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[Colloquium] Incremental SMT-based Safety Checking of Synchronous Systems

April 30, 2013

Watch Colloquium: 

M4V file (752 MB)

  • Date: Tuesday, April 30, 2013 
  • Time: 11:00 am — 12:30 pm 
  • Place: Mechanical Engineering 218

Cesare Tinelli
Dept. of Computer Science University of Iowa 

This talk provides an overview of our current research on automated verification. We present an incremental and parallel architecture for verifying safety properties of finite- and infinite-state synchronous systems. The architecture, implemented in the Lustre model checker Kind, relies on solvers for Satisfiability Modulo Theories (SMT) as its main inference engines. It is designed to accommodate the incorporation of automatic invariant generators to enhance Kind’s basic verification algorithm (k-induction). It also allows the verification of multiple properties incrementally and the use of proven input properties to aid the verification of the remaining ones. We also briefly discuss two general approaches we have developed to produce invariant generators for the architecture above. The schemes themselves rely on efficient SMT solvers and their ability to quickly generate counter-models of non-invariant conjectures.

Finally, we provide some experimental evidence showing how parallelism, incrementality and invariant generation improve the speed and the precision of our baseline k-induction algorithm, making Kind highly competitive with other infinite-state model checkers.


Bio: Cesare Tinelli is a professor of Computer Science and collegiate scholar at the University of Iowa. He received a PhD in Computer Science from the University of Illinois at Urbana-Champaign in 1999. His research interests include automated reasoning, formal methods, software verification, foundations of programming languages, and applications of logic in computer science.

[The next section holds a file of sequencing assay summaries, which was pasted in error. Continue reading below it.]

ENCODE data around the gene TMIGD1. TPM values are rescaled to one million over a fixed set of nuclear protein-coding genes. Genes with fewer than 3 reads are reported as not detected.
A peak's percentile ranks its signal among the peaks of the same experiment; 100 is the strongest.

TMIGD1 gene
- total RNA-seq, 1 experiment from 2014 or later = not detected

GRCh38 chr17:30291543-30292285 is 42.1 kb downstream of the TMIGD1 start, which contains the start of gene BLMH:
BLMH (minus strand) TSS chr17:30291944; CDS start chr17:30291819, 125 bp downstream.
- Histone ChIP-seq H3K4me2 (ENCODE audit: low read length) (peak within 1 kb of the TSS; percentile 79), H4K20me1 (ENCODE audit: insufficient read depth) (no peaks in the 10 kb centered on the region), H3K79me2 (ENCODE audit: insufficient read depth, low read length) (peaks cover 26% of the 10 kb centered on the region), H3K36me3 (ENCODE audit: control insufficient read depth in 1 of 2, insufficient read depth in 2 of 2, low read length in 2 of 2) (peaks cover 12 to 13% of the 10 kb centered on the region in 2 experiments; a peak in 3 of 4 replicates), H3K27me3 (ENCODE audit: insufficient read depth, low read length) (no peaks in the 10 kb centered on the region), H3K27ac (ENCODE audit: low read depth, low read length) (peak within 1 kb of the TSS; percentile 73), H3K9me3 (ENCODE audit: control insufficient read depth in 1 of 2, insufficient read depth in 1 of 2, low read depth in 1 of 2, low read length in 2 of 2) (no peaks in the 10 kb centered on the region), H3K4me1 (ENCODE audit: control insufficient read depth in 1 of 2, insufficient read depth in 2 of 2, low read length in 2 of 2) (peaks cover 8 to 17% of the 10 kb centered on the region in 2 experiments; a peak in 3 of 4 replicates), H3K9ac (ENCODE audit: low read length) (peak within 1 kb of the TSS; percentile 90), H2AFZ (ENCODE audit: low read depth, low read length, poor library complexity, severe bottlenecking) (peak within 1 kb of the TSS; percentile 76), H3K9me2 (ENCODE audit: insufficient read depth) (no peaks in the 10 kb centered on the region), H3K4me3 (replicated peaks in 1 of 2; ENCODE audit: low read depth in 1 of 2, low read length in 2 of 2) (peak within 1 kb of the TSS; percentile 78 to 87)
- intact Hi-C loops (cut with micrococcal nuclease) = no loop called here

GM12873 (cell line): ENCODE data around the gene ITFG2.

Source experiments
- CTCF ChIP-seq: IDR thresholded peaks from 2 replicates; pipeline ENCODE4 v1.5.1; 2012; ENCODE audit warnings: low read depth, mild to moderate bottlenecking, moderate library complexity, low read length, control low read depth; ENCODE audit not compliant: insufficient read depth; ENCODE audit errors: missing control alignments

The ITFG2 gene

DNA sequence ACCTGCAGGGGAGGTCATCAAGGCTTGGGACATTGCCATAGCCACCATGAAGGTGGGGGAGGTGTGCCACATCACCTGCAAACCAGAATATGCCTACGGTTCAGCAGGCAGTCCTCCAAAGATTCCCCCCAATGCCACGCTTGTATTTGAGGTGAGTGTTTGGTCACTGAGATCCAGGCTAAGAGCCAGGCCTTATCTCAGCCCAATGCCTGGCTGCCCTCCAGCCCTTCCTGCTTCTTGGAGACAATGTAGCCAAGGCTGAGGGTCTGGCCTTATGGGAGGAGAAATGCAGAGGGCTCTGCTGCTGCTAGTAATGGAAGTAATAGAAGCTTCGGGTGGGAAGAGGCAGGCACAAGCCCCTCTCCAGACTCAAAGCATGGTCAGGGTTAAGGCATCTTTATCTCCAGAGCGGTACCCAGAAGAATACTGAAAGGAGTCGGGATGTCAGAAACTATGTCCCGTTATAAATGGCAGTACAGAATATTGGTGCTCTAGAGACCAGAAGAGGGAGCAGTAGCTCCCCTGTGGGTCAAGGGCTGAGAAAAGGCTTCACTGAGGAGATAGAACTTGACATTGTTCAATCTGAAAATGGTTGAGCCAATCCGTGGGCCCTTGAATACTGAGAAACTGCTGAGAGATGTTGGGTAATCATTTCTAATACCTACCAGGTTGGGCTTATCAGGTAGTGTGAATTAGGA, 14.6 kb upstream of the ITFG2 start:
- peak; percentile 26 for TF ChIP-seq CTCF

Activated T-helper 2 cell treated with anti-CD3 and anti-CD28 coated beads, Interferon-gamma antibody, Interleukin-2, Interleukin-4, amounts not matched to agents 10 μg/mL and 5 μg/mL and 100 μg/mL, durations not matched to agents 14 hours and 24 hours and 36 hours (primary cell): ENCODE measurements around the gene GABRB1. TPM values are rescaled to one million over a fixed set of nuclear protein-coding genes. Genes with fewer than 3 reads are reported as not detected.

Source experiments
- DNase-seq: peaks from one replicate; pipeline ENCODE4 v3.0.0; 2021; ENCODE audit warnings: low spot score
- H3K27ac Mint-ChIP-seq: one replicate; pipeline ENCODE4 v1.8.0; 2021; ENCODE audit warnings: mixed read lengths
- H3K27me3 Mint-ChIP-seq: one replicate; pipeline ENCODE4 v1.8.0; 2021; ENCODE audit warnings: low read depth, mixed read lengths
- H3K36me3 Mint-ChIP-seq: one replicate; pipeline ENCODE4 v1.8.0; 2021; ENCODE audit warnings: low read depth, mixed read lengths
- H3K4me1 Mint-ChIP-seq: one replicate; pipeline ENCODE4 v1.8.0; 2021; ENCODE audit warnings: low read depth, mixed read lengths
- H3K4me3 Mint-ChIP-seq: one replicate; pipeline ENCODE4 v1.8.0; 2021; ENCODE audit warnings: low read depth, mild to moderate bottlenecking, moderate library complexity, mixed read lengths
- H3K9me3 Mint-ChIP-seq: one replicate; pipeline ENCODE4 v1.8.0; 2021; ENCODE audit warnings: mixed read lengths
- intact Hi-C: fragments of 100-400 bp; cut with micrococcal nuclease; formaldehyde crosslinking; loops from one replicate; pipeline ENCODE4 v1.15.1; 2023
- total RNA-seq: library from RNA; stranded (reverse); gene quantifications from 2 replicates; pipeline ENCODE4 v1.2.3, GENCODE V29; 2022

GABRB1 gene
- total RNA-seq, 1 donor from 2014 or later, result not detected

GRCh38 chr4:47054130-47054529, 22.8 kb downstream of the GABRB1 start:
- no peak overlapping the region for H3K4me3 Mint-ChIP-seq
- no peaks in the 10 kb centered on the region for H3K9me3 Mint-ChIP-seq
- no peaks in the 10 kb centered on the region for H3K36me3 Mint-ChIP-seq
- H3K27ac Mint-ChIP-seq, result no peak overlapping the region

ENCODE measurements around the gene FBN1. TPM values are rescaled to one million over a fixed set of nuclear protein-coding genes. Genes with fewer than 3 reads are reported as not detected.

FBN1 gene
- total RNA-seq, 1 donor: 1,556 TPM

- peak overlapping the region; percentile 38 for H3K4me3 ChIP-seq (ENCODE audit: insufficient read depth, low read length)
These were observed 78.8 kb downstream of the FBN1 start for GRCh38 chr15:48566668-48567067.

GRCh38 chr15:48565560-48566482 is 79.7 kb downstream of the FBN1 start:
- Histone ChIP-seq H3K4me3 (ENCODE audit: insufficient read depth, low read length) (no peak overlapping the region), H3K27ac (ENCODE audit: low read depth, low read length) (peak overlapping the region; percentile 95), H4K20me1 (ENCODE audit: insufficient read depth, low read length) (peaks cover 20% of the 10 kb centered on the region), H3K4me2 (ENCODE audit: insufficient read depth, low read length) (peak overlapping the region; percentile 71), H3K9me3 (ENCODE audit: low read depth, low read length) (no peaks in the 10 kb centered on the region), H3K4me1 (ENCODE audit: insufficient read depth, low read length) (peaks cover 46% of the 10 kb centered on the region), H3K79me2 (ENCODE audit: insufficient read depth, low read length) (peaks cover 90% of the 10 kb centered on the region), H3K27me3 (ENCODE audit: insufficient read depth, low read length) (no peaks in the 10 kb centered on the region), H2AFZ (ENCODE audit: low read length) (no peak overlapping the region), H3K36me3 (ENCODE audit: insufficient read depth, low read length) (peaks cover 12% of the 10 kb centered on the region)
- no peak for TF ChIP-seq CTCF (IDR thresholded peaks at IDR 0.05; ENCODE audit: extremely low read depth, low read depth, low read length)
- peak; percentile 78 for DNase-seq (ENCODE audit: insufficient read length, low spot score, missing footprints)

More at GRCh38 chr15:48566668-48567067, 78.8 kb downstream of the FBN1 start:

His research has been funded by both governmental agencies (AFOSR, AFRL, NASA, NSF) and corporations (Intel, Rockwell Collins) and has appeared in more than 50 refereed publications. He has led the development of the award winning Darwin theorem prover and the Kind model checker, and co-led the development of the widely used CVC3 and CVC4 SMT solvers. He is a founder and coordinator of the SMT-LIB initiative, an international effort aimed at standardizing benchmarks and I/O formats for Satisfiability Modulo Theories solvers. He received an NSF CAREER award in 2003 for a project on improving extended static checking of software by means of advanced automated reasoning techniques, and a Haifa Verification Conference award in 2010 for his role in building and promoting the SMT community. He has given invited talks at such conferences as CAV, HVC, NFM, TABLEAUX, VERIFY, and WoLLIC.

He is an associate editor of the Journal of Automated Reasoning and a founder the SMT workshop series and the Midwest Verification Day series. He has served in the program committee of numerous automated reasoning and formal methods conferences and workshops, and in the steering committee of CADE, IJCAR, FTP, FroCoS and SMT. He was the PC chair of FroCoS’11.